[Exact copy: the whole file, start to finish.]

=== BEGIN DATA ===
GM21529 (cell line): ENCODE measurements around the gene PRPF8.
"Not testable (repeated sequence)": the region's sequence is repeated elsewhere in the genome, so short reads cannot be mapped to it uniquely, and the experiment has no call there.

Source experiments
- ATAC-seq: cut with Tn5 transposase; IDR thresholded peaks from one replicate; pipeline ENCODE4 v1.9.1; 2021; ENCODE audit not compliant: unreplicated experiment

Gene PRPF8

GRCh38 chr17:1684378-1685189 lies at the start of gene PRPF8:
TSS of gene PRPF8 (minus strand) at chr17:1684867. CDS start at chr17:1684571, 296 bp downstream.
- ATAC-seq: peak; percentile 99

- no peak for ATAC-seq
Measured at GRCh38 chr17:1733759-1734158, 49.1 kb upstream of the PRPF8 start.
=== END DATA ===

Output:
GM21529 (cell line): ENCODE measurements around the gene PRPF8.
"Not testable (repeated sequence)": the region's sequence is repeated elsewhere in the genome, so short reads cannot be mapped to it uniquely, and the experiment has no call there.

Source experiments
- ATAC-seq: cut with Tn5 transposase; IDR thresholded peaks from one replicate; pipeline ENCODE4 v1.9.1; 2021; ENCODE audit not compliant: unreplicated experiment

Gene PRPF8

GRCh38 chr17:1684378-1685189 lies at the start of gene PRPF8:
TSS of gene PRPF8 (minus strand) at chr17:1684867. CDS start at chr17:1684571, 296 bp downstream.
- ATAC-seq: peak; percentile 99

- no peak for ATAC-seq
Measured at GRCh38 chr17:1733759-1734158, 49.1 kb upstream of the PRPF8 start.